1 1/2 cups heavy cream
2 tablespoons light corn syrup
1/2 teaspoon pure vanilla extract (Ina & I agree that one should only use REAL vanilla extract)
4 tablespoons (1/2 stick) unsalted butter, at room temperature (very important that it be room temp)
First, place the chocolate chips and heavy cream in a bowl set over a pot of gently simmering (not boiling) water, stirring, until the chips are completely melted. The more you stir, the shinier the icing will be.
Off the heat, add the corn syrup and vanilla and allow the chocolate mixture to cool to room temperature. In the bowl of an electric mixer fitted with the whisk attachment, whisk the chocolate mixture and softened butter on medium speed for a few minutes, until it’s thickened.
Spread on a completely cooled cake. This made enough icing to cover the 9×13″ sheet cake I made with about 3/4-inch of icing. If you would like to, feel free to top the icing with pecans, as my family does.
"Let's face it, a nice creamy chocolate cake does a lot for a lot of people; it does for me.” - Audrey Hepburn
Next, this is a cake that uses fresh summer berries for juicy flavor atop a whipped cream icing.
Summer berry poke cake
One white or yellow cake, baked according to package directions in a 9"x13" baking dish; allow to completely cool before proceeding.
3 cups fresh berries: blueberries, strawberry slices, raspberries, etc
8 ounces of whipped cream or non-dairy whipped topping
small package of strawberry jello mix
small package white chocolate pudding mix
1/2 cup milk
1/2 cup cold water
1 cup boiling water
1. Use a fork to poke holes in the cooled cake.
2. Combine jello powder with a cup of boiling water, whisking to dissolve; then add 1/2 cup cold water to it, and whisk again.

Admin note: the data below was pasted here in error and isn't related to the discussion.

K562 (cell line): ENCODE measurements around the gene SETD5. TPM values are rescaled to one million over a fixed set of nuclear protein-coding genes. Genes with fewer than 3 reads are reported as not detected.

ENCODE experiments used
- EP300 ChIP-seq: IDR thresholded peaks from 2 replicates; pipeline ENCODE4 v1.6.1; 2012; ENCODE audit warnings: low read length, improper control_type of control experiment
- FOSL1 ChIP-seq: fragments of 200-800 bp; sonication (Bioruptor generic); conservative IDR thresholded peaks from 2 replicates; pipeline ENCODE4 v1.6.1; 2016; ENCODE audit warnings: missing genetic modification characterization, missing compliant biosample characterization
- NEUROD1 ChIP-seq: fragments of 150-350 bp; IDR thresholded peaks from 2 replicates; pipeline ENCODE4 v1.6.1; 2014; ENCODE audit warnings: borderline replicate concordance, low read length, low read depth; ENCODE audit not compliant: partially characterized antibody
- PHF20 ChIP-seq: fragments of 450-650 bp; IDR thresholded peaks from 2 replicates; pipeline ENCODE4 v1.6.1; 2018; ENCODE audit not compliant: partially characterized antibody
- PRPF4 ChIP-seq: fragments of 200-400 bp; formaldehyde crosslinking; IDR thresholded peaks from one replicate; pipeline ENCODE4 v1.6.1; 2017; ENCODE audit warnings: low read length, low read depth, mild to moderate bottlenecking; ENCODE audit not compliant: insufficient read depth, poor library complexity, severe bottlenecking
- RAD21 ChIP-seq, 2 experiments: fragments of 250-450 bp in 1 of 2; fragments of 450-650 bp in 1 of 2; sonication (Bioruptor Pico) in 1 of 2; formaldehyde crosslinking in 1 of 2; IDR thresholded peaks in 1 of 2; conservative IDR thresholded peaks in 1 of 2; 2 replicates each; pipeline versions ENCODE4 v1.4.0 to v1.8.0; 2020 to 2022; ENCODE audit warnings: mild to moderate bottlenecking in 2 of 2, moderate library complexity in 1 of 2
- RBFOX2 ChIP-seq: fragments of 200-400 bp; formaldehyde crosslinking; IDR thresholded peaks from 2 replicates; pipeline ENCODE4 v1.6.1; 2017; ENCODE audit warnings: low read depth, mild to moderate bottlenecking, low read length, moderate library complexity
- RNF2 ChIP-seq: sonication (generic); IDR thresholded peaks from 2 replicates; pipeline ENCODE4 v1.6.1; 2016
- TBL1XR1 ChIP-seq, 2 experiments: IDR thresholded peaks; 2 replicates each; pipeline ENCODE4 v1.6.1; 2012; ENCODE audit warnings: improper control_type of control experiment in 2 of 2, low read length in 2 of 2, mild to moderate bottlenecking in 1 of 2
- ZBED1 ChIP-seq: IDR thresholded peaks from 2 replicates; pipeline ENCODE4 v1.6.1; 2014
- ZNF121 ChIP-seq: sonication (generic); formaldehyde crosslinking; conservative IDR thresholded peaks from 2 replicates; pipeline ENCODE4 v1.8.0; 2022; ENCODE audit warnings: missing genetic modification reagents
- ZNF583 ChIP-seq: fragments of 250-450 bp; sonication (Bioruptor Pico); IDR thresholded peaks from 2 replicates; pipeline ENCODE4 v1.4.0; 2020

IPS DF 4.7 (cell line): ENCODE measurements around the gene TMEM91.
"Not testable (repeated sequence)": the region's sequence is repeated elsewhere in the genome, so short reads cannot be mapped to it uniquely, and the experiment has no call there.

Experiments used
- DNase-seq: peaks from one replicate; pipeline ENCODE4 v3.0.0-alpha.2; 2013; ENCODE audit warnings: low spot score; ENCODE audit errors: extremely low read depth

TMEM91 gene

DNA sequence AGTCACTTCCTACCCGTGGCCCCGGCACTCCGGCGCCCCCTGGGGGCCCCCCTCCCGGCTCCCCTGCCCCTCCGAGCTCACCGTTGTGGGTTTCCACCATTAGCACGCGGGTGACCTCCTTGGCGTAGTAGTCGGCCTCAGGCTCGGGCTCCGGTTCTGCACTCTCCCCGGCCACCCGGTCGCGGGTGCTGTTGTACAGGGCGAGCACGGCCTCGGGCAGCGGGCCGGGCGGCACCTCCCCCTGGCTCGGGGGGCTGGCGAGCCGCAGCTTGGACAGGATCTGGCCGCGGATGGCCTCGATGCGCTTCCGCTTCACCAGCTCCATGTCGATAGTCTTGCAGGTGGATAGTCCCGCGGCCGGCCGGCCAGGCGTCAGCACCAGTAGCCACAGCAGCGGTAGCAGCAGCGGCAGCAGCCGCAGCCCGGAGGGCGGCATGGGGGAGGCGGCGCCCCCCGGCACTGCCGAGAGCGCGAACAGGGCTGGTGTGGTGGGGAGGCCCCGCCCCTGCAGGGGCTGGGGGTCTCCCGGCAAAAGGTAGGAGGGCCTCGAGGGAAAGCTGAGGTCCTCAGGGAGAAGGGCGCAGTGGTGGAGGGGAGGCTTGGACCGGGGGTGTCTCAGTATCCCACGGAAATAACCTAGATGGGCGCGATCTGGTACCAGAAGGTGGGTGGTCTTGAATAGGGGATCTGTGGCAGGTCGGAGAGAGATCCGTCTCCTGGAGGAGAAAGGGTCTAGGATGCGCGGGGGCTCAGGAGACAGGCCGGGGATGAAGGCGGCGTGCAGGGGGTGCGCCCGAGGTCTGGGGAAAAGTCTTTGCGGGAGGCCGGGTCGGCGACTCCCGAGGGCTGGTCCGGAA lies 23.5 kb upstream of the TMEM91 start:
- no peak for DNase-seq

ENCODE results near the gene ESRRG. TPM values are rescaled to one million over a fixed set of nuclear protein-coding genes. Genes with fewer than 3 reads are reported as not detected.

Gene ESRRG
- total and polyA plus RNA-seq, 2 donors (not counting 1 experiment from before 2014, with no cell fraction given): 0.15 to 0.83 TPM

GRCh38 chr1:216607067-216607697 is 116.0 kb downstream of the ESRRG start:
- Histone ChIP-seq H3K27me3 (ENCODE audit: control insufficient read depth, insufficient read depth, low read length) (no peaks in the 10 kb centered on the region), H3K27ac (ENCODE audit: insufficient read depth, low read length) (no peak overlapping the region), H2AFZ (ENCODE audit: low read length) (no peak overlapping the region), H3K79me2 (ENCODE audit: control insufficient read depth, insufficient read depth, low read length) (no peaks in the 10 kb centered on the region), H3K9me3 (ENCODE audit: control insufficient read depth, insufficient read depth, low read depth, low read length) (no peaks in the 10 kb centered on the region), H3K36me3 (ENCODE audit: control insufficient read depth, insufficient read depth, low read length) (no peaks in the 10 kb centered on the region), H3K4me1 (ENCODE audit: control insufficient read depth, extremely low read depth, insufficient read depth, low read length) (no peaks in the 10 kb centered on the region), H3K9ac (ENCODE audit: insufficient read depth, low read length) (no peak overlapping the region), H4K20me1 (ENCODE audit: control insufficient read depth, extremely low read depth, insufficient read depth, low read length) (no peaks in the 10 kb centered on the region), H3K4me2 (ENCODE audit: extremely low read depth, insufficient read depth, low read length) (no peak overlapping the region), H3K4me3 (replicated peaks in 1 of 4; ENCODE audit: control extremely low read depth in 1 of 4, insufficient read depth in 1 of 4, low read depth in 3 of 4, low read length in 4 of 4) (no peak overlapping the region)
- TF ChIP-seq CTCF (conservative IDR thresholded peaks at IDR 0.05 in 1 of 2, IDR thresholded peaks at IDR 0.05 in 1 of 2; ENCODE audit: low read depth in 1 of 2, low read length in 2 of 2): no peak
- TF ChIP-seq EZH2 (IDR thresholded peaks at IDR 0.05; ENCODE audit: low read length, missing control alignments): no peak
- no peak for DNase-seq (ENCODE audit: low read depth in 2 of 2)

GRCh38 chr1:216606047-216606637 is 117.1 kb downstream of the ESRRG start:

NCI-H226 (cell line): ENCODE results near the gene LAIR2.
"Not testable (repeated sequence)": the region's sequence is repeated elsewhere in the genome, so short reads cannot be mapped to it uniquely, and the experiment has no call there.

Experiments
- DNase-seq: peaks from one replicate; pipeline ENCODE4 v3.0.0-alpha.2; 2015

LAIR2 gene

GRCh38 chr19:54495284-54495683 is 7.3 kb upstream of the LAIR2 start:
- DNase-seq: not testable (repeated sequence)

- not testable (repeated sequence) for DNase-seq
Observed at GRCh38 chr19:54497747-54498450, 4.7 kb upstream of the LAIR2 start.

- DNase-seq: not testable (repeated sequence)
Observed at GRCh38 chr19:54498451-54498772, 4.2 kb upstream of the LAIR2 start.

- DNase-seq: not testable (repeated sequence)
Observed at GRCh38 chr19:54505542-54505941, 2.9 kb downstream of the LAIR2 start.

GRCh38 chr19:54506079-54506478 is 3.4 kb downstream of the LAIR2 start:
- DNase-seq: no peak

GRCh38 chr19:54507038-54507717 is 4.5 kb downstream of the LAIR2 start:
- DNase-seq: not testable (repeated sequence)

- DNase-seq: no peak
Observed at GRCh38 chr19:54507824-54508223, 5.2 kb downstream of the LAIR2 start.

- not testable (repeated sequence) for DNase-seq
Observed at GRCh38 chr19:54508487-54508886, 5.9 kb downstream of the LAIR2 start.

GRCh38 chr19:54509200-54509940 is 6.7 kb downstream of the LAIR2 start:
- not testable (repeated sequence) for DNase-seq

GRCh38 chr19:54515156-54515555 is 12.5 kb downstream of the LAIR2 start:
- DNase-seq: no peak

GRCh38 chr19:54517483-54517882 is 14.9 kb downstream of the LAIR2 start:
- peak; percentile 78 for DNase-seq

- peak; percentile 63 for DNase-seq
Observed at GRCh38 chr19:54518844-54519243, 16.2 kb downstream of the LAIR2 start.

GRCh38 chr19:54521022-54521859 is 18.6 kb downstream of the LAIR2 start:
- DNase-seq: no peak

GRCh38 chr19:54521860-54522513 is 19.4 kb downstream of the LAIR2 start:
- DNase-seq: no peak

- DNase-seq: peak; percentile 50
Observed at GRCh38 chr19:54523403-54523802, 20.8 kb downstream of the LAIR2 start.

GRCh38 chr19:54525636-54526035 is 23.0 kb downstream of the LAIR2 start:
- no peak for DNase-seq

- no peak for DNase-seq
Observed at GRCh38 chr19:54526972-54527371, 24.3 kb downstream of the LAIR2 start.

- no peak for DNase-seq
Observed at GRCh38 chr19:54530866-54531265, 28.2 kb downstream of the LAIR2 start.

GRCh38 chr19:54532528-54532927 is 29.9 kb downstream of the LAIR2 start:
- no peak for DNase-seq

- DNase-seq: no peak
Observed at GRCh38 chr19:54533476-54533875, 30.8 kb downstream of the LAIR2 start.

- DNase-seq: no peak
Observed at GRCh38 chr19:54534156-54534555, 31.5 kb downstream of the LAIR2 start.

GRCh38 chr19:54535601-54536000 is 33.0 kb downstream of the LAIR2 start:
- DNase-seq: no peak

3. Pour the jello mixture evenly over the cake, and then put the cake into the fridge for several hours or overnight.
4. Frosting: After the chilling time has passed, combine the pudding mix and milk, then add to whipped cream, gently folding with a rubber or silicone spatula to combine.
5. Spread the whipped cream mixture over the chilled cake, covering completely, then add the berries in any pattern you like; I like to scatter them, but you can make a flag, a star, etc. if you want to try. Have fun with it, and enjoy!
(Note: Keep the cake refrigerated until just before serving)
My blueberry-lemon cake recipe is easy and utterly moist and delicious! Perfect for breakfast or dessert. Sit on the porch with coffee or cold milk and enjoy a slice!
Blueberry-lemon Greek yogurt cake
1 box lemon cake mix
3/4 cup plain Greek yogurt
2 tablespoons olive oil
2/3 cup milk or water
the number of eggs called for on cake mix box
pint of blueberries
Preheat oven to 350 degrees. Spray a tube or bundt pan with cooking spray, or use shortening to grease pan, and then flour it.
In mixer bowl, combine all ingredients except blueberries. Mix for about 30 seconds, then stop, scrape the bowl with a spatula, and then mix again for two minutes. Stop mixer, then gently fold berries in with spatula.
Pour the batter into the sprayed or greased pan, and bake for around 35-40 minutes. Test with a toothpick for doneness. If the toothpick inserted into center is free of crumbs or batter, the cake is ready.
"Most of us have fond memories of food from our childhood. Whether it was our mom's homemade lasagna or a memorable chocolate birthday cake, food has a way of transporting us back to the past." Homer Cantu
Feel free to share your favorite cake recipes with me: Steph@whatsouthernfolkseat.com.
Stephanie Hill-Frazier is a writer, food blogger and regional television chef, whose on-air nickname is "Mama Steph." She grew up in Gulf County, on St. Joe Beach, a place she will forever call home.
She is married and has three young adult sons who are considerably taller than she is. You can find more of her recipes at whatsouthernfolkseat.com.